So through the graphic images and the various media, we are all very aware of Phil Hughes and his situation.  And there has been an element of shock.  The cricket community simply seems in shock that such and injury could have occurred, although I am not sure why.  Bouncers have, in fact, in the past caused life threatening injuries in first class cricket.  However, they were not so publicised simply because the of the absence of the internet and social media.  And they are not so well remembered.  Google ‘Ewan Chatfield’ or ‘Phil Simmons’ today and you will find articles about Phil Hughes.  That is because both of those players nearly died after being hit by bouncers and comparisons are being made.  In 1975 (before helmets), Chatfield was hit by a bouncer, knocked unconscious, swallowed his tongue and very nearly died.  But it wasn’t the impact that nearly killed him.  The impact made him unconscious, which is why he swallowed his tongue which you will learn at any CPR course is very dangerous.  And on the West Indies tour of England in 1988, Phil Simmons had a very similar injury to Hughes.  In a tour match, he was hit in the head and had to be operated on to remove a clot from his brain.  When he walked out of hospital eight days later, doctors were surprised at his recovery.

I have even heard this injury described as unthinkable.  Why?  Cricketers wear helmets for a reason.  When batsmen are fearful of pace bowling it is for a reason.  It is widely accepted that they can get hurt.  But killed?  Surely not.  The late, great, Malcolm Marshall is said to have once asked David Boon, “David, are you going to get out now or do I have to go around the wicket and kill you?”  I am sure Marshall didn’t literally mean it, and I am sure such a comment would not be made on a cricket field in the near future but there must have been some element of possibility in Marshall’s poser to Boonie or it was meaningless.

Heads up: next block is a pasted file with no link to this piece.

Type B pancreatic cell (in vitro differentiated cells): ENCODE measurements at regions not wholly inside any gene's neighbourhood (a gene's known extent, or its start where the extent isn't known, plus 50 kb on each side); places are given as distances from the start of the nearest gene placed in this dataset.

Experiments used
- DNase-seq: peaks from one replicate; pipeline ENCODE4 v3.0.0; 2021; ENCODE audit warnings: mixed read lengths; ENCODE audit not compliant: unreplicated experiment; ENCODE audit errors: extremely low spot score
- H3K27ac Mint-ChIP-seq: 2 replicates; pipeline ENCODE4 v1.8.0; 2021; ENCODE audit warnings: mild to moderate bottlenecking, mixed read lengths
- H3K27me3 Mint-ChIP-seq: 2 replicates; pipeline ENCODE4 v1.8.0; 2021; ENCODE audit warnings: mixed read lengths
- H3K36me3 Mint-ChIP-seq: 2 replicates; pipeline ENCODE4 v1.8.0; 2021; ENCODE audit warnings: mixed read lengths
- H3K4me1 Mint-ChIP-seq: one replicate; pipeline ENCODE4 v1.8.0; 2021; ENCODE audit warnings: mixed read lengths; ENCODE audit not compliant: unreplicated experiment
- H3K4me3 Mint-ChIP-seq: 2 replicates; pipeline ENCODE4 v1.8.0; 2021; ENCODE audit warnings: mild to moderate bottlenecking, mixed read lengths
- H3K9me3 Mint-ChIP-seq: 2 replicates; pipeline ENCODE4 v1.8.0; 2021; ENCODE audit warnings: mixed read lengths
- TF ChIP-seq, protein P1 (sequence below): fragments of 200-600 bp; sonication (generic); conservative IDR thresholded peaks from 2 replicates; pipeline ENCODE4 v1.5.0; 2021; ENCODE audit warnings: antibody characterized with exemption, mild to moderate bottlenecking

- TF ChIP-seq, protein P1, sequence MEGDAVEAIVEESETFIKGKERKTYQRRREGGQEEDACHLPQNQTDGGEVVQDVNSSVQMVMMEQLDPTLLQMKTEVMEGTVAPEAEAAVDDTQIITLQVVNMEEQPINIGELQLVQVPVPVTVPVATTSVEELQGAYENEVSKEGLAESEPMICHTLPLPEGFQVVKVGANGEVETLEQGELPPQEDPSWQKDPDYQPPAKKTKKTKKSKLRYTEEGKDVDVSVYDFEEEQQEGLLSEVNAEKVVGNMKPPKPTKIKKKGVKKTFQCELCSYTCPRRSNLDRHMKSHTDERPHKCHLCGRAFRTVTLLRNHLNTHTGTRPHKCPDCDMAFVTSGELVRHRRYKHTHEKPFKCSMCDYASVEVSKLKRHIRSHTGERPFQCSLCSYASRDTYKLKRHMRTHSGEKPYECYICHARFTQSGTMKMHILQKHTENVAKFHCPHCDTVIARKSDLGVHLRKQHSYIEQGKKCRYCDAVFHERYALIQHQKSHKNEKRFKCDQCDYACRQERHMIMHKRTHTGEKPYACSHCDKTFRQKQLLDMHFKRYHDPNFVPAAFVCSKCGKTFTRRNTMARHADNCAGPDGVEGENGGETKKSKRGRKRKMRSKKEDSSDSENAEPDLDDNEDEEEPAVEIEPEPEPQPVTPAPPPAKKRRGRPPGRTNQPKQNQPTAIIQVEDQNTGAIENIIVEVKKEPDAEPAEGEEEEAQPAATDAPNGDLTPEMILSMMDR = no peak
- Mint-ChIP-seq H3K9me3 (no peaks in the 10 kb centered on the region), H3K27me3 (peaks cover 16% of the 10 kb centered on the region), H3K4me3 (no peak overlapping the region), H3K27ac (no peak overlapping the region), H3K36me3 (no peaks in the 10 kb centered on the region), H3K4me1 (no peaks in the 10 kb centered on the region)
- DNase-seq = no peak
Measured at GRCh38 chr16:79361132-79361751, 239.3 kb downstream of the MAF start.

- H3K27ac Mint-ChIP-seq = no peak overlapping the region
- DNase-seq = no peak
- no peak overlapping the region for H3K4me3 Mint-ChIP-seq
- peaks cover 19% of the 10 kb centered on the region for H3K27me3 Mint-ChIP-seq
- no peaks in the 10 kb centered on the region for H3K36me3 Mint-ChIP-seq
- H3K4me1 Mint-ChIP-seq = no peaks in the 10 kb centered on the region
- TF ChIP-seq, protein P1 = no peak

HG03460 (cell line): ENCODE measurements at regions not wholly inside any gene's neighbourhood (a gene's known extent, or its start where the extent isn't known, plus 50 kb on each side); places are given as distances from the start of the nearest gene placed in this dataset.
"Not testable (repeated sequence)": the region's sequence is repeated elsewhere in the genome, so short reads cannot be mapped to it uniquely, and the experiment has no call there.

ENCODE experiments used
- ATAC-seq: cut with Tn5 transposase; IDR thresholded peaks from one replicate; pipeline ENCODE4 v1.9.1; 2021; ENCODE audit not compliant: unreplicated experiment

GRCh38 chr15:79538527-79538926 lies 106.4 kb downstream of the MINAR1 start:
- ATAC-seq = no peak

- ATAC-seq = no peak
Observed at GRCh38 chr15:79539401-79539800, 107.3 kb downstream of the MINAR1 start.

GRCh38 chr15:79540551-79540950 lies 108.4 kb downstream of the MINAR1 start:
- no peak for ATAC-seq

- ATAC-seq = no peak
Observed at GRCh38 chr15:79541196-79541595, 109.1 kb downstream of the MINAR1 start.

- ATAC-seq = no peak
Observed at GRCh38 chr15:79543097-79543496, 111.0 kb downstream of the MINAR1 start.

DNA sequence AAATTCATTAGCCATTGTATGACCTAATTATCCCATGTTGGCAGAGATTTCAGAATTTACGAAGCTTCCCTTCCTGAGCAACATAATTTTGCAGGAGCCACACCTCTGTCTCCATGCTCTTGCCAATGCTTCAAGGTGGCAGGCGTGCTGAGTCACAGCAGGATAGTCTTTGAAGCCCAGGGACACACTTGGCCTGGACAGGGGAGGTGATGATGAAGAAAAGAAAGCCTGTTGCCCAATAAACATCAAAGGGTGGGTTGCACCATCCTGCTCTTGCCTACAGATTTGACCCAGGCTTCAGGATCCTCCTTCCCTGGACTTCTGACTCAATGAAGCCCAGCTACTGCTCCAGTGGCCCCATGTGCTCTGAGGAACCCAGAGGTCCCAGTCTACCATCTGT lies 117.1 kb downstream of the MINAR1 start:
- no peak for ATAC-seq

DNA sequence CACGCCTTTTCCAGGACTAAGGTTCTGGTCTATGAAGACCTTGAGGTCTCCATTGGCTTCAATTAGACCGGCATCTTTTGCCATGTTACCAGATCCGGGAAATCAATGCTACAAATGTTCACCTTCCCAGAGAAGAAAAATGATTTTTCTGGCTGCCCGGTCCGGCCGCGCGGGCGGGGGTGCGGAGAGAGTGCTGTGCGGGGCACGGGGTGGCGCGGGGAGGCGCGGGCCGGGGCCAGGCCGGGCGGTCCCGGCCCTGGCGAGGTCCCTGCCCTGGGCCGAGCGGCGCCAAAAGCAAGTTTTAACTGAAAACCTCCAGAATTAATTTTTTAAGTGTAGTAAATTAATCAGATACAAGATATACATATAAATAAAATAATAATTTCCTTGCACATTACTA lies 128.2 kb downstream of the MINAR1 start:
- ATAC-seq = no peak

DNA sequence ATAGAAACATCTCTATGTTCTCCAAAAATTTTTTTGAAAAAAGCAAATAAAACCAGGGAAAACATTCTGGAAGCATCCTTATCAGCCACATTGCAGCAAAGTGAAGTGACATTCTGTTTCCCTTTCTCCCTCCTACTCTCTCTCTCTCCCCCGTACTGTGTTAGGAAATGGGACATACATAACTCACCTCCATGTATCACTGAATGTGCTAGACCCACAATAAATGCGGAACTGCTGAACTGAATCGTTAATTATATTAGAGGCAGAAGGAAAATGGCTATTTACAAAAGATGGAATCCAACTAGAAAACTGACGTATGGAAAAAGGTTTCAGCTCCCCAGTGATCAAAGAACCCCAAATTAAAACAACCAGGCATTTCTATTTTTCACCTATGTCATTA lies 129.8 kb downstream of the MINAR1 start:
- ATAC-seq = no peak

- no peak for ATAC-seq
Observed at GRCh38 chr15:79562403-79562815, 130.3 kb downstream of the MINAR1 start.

The fact is that cricket is one of many sports that is dangerous.  All contact sports have an element of danger and injuries, sometimes serious injuries occur.  But they are not really seen as potentially life threatening.  Then of course there are extreme sports – the main point of them seems to get a rush from the very danger. It is no surprise when people are killed base jumping, extreme skiing, ice climbing or free rock climbing.  And there are a whole range of sports where danger is inherent.  It’s not the main point but deaths sometimes occur and are even expected.  Included in these are motor racing, horse racing, water skiing, snow skiing and surfing.  I don’t think many would include cricket in that list.  It is a gentleman’s game and that has what has shocked the cricket world and the world in general.

In recent times, two female jockeys have been killed in horse racing accidents.  The fatalities were tragic and highlighted just how dangerous horse racing can be.  After the 2014 Melbourne Cup, two of the horses died in different but unusual circumstances.  The next day there was discussion about what had happened and how it could be prevented from happening again.  Some changes will be made to prevent horses dying the way those ones did but who knows what else might happen.

In this day and age, I believe an attitude has crept in that we can control our own destiny, that we are smart enough to address all risks and accidents.  Risk assessments are a buzz term.  Don’t get me wrong – I’m all for risk assessment and mitigation and I do them in all areas of my life.  At work, we spend lots of time identifying risks and designing risk mitigation strategies.  I think it does improve how our projects run but I try not to get over confident.  Recently, at a key point in a software development project, one of the key developers announced that he had to “go to jury duty tomorrow”.  Naturally, I asked the project manager where that was in the risk registry.  The point is that we can’t foresee all risks.  And some of the risks don’t unfold in the manner that we expect.  And another point is that in some cases, risks are accepted.  Some identified risks can’t be stopped even if they are identified.  For example, if you build your house on a floodplain, some time, sooner or later, your house will flood.  You can’t stop it.  A choice is made to proceed and deal with the outcome, if and when the risk occurs or to cease the risky activity.